While researching math books for my son this week on amazon.com, I came across a small volume by a mathematician named Paul Lockhart titled: A Mathematician’s Lament: How School Cheats us out of Our Most Fascinating and Imaginative Art Form. The title intrigued me and promised of good things within, so I (virtually) turned the page. The epigraph literally caused my heart to beat faster:
“If you want to build a ship, don’t drum up people to collect wood and don’t assign them tasks and work, but rather teach them to long for the endless immensity of the sea.”
-Antoine de Saint Exupéry
Next, the mathematician who facilitated the publishing of this essay wrote in the forward, “It is, quite frankly, one of the best critiques of current K-12 mathematics education I have ever seen,” and finishes with: “I would have loved to have had Paul Lockhart as my school mathematics teacher.”
Mr. Lockhart divides his essay into two parts. Part one is called “Lamentation.” In this section he illustrates his lament with an allegory.
“A musician wakes from a terrible nightmare. In his dream he finds himself in a society where music education has been made mandatory. ‘We are helping our students become more competitive in an increasingly sound-filled world.’ Educators, school systems and the state are put in charge of this vital project. Studies are commissioned, committees are formed, and decisions are made-all without the advice or participation of a single working musician or composer.
Since musicians are known to set down their ideas in the form of sheet music, these curious black dots and lines must constitute the ‘language of music.’ It is imperative that students become fluent in this language if they are to attain any degree of musical competence; indeed, it would be ludicrous to expect a child to sing a song or play an instrument without having a thorough grounding in music notation and theory. Playing and listening to music, let alone composing an original piece, are considered very advanced topics and are generally put off until college . . .”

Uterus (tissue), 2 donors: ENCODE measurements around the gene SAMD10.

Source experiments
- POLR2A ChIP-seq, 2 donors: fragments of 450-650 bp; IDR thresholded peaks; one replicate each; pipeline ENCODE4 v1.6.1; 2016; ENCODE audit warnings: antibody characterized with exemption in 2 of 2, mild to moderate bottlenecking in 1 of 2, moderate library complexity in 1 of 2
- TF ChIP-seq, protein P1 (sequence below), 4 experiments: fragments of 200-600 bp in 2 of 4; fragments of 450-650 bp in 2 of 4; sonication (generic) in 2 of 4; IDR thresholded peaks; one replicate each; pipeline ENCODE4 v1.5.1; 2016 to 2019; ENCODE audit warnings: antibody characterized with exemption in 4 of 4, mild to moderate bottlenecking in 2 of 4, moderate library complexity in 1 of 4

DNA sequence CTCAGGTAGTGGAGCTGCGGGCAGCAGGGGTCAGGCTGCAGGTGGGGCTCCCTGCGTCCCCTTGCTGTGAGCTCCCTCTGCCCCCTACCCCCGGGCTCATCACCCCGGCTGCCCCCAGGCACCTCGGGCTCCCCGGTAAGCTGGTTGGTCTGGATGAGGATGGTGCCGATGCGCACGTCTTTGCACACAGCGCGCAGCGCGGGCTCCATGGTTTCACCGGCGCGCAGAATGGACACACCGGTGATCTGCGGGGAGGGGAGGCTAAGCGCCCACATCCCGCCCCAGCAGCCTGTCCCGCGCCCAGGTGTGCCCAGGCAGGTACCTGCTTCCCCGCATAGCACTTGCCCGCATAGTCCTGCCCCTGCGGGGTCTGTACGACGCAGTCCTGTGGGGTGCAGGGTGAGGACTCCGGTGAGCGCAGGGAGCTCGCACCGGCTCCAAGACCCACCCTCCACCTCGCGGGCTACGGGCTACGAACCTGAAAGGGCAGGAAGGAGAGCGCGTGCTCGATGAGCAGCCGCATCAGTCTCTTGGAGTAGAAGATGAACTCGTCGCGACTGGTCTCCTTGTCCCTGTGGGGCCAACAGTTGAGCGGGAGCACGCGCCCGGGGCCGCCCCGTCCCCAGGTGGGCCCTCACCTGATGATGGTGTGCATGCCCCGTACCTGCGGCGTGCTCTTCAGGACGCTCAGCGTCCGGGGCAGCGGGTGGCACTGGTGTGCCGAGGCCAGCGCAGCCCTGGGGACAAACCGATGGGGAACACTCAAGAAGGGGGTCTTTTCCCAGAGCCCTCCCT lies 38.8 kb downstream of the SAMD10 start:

Compulsory music theory without a hint of music. “Sadly,” he continues,
“our present system of mathematics education is precisely this kind of nightmare. In fact, if I had to design a mechanism for the express purpose of destroying a child’s natural curiosity and love of pattern-making, I couldn’t possibly do as good a job as is currently being done-I simply wouldn’t have the imagination to come up with the kind of senseless, soul-crushing ideas that constitute contemporary mathematics education.”
Again, wow. We have all felt, at one time or another the senseless, soul-crushing of mathematics lessons, but who are we to say something is wrong? We are not mathematicians. But Paul Lockhart is. In fact, according to the blurb at the back of the book he is a “brilliant research mathematician” at Brown University, or was until he returned to public schools to teach math. How glorious to hear someone of his stature and clout say:
“Everyone knows that something is wrong. The politicians say, ‘We need higher standards.’ The schools say, ‘We need more money and equipment.’ Educators say one thing, and teachers say another. They are all wrong. The only people who understand what is going on are the ones most often blamed and least often heard: the students. They say, ‘Math class is stupid and boring,’ and they are right.”
Then my virtual excursion into Lockhart’s book expired and I had to wait for my very own copy to arrive in the mail. And I’m going to leave you here to let you digest what he is saying. If you want to read the entire first chapter virtually, you can find it here:
Keep in mind we haven’t even arrived at the good part where he claims that math, as he says in the title, is “our most fascinating and imaginative art form.” Math is art? This essay has both validated my suspicions and changed forever the way I look at teaching math.
‘Til next time.